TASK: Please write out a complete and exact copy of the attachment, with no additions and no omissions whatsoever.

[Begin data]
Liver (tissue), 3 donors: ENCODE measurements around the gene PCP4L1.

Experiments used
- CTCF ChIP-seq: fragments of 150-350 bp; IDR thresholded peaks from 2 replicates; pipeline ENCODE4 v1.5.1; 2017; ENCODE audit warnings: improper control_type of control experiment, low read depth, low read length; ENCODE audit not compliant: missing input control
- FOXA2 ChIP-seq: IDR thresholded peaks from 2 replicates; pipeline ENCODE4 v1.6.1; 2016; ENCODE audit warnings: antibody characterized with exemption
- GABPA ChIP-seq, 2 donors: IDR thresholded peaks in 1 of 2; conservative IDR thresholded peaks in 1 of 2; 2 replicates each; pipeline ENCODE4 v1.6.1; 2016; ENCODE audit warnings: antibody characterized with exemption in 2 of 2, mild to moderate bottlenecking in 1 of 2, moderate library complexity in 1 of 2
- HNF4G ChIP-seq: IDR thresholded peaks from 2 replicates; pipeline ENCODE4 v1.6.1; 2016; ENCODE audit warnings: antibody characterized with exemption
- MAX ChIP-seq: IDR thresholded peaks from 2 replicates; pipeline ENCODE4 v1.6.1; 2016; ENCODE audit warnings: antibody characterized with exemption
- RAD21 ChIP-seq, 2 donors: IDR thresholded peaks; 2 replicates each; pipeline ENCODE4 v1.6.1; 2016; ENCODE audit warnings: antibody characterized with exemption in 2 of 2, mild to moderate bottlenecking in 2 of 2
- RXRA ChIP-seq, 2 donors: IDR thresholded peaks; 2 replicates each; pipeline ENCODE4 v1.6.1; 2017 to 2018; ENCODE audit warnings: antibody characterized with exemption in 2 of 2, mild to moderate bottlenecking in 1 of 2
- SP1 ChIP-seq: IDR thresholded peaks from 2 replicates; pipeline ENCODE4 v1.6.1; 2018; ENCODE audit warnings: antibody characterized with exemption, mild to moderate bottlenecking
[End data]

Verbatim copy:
Liver (tissue), 3 donors: ENCODE measurements around the gene PCP4L1.

Experiments used
- CTCF ChIP-seq: fragments of 150-350 bp; IDR thresholded peaks from 2 replicates; pipeline ENCODE4 v1.5.1; 2017; ENCODE audit warnings: improper control_type of control experiment, low read depth, low read length; ENCODE audit not compliant: missing input control
- FOXA2 ChIP-seq: IDR thresholded peaks from 2 replicates; pipeline ENCODE4 v1.6.1; 2016; ENCODE audit warnings: antibody characterized with exemption
- GABPA ChIP-seq, 2 donors: IDR thresholded peaks in 1 of 2; conservative IDR thresholded peaks in 1 of 2; 2 replicates each; pipeline ENCODE4 v1.6.1; 2016; ENCODE audit warnings: antibody characterized with exemption in 2 of 2, mild to moderate bottlenecking in 1 of 2, moderate library complexity in 1 of 2
- HNF4G ChIP-seq: IDR thresholded peaks from 2 replicates; pipeline ENCODE4 v1.6.1; 2016; ENCODE audit warnings: antibody characterized with exemption
- MAX ChIP-seq: IDR thresholded peaks from 2 replicates; pipeline ENCODE4 v1.6.1; 2016; ENCODE audit warnings: antibody characterized with exemption
- RAD21 ChIP-seq, 2 donors: IDR thresholded peaks; 2 replicates each; pipeline ENCODE4 v1.6.1; 2016; ENCODE audit warnings: antibody characterized with exemption in 2 of 2, mild to moderate bottlenecking in 2 of 2
- RXRA ChIP-seq, 2 donors: IDR thresholded peaks; 2 replicates each; pipeline ENCODE4 v1.6.1; 2017 to 2018; ENCODE audit warnings: antibody characterized with exemption in 2 of 2, mild to moderate bottlenecking in 1 of 2
- SP1 ChIP-seq: IDR thresholded peaks from 2 replicates; pipeline ENCODE4 v1.6.1; 2018; ENCODE audit warnings: antibody characterized with exemption, mild to moderate bottlenecking